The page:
The movable head 36 is composed of a metal structure 47 which swivels on a shaft 48 held at its ends in bearings 49 and 50 which are fixed to the frame 32. The metal structure 47 supports at its bottom part a heating unit 51 connected to a source of electric energy (not shown). The connection between the structure 47 and the heating unit is a semi-elastic connection made with the aid of four screws 52 which oppose the force of four springs 53 held by four screws 54. This semi-elastic connection permits the truing of the heating unit and the adjustment of the pressure to be applied for printing.
The heating unit 51 carries on its bottom face a drawer composed of slides 55 and 56; this drawer can receive a certain number of printing units, such as a letterpress type carrier unit, a printing block support unit, or the like. These printing units are provided with clamp screws 57.
The angular displacement of the movable head 36 around the shaft 48 is effected with the aid of a motor 58 acting through the medium of a reduction device 59 and a system of connecting rods and cranks 60, 61, 62, 63, and 64. The angular displacement may also be effected with the aid of a knurled wheel 65 fastened to the shaft 67 of the rotor of the motor 58 by a screw 68. The motor 58 and the reduction gear 59 are fixed to the frame 31 by screws 69 and 70 respectively.
In order to provide safety for the operator, the apparatus is provided on the one hand with an enclosing casing 71, while on the other hand it is provided with a sectional member 72 which is articulated on the movable head around screws 73 and which cooperates with two microcontacts 74 fixed on the head. These microcontacts control the switching off of the motor 58 every time the said sectional member 72 is touched, particularly by the operator's hand.
The electric control circuit of the motor 58 is so arranged as to lower the head until it comes into contact with the fixed support and then to raise it to its position of rest corresponding to the position shown in FIG. 2. Whenever the sectional member 72 is touched the head will be stopped and then, after a brief time constant, raised to its position of rest.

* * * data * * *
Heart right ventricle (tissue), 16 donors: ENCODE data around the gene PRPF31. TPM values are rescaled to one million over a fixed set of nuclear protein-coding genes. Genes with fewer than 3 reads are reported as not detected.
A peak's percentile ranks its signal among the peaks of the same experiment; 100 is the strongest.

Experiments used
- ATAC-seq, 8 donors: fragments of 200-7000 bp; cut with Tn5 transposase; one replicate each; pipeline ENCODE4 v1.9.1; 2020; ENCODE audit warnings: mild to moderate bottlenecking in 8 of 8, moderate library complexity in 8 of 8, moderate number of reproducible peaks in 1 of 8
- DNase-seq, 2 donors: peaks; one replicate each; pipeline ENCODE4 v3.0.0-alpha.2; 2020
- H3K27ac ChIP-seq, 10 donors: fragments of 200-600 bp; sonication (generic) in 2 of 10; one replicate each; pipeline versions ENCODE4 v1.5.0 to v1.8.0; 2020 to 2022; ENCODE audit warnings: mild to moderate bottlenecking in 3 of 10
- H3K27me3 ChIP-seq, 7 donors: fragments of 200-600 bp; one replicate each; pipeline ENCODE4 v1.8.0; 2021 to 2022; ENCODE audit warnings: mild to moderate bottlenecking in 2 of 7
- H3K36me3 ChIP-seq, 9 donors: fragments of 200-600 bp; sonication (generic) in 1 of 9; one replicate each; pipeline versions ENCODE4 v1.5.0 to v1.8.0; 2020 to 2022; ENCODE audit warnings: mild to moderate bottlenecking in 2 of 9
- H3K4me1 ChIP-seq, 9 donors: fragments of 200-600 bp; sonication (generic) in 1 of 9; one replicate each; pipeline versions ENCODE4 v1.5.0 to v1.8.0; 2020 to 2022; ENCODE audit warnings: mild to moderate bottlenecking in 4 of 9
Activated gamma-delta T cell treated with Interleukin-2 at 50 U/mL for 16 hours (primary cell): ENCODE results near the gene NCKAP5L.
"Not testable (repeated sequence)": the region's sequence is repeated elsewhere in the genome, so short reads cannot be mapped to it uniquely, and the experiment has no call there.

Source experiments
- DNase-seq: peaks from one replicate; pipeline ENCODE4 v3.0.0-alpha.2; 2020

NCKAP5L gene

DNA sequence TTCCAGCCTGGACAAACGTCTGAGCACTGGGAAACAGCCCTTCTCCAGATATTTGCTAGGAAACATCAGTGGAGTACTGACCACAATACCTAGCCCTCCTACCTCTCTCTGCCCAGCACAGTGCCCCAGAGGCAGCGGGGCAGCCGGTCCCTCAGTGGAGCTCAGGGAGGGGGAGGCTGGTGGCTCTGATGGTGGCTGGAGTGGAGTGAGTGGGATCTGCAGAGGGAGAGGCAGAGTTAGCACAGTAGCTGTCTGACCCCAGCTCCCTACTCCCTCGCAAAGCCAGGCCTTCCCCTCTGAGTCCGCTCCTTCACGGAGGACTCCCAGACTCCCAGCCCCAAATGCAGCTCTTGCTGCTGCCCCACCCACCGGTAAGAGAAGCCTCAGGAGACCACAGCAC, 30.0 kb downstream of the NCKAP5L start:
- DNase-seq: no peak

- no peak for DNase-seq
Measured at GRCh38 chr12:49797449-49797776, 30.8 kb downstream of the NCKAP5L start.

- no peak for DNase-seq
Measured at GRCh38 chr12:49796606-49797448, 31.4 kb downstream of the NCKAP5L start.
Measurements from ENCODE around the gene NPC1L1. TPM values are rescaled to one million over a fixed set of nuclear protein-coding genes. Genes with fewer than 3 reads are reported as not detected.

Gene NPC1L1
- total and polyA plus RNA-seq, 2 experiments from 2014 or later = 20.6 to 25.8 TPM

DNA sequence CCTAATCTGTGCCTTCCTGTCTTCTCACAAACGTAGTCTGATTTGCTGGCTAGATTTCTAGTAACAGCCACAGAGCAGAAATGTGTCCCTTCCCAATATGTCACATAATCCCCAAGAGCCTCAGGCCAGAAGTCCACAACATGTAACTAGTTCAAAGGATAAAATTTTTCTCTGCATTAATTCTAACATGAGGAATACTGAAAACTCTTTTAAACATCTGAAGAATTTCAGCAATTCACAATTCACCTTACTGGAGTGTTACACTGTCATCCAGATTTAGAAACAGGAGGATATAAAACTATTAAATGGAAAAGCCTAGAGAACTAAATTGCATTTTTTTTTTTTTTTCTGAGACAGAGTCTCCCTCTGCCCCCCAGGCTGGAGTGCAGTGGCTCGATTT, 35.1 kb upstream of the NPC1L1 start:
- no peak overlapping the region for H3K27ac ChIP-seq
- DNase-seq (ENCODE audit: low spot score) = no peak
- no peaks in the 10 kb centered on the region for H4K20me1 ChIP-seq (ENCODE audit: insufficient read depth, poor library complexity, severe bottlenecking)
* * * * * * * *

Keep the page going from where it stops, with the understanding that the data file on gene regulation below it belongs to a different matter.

A first motor-reduction gear unit 75 is fixed on one of the lateral sides of the movable head by means of screws. The shaft 76 of this motor-reduction gear unit 75 ends in a dog 77 permitting its coupling to the accessories which will be described later on with reference to FIGS. 5 to 9.
A second motor-reduction gear unit 78 is fixed to the frame 31 by screw bolts and nuts 79. The shaft of this motor-reduction gear unit 78 ends in a half-tongue 80 which cooperates with a half-tongue carried by a shaft of the accessories of the support; these will be described later on in connection with FIGS. 10 to 22.
The printing unit is provided on its bottom face with a magnet 81 which cooperates with an elastic tongue on the support, as will be described below in connection with FIGS. 10 to 22. The front face of the movable head is provided with studs 82 intended for fixing the accessories provided for the head.
The first accessory for the movable head will now be described with reference to FIGS. 5 and 6; this is a device 83 for unwinding a film in front of the letterpress unit or block carrier unit. The film serves for example as support for a gilt strip intended to be deposited under heat in accordance with a certain model on the object to be printed. This unwinding device 83 comprises a central portion 84 and two side portions 87. The central portion has two holes 85 intended for the passage of the studs 82 on the front face of the movable head. This unwinding device is held in place on the studs with the aid of holding screws 86 which are locked against the said studs. The side parts 87 are provided with shafts 88, 89, 90, and 91. The shafts 89 and 91 do not support any rotating member, whereas the shafts 88 and 90 support spools 92 for the unwinding and winding up of the film. The driving spool 92 has been shown in FIGS. 5 and 6, and its end 93 is designed to cooperate with the dog 77 on the motor-reduction gear unit 75. The film, which passes from one spool to the other, slides over the shafts 89 and 91, which hold the film in position in relation to the letterpress unit or block carrier unit. The nose 94 of the spool 92 serves for the manual angular displacement of the said spool for the purpose of coupling it to the dog of the motor-reduction gear unit 75.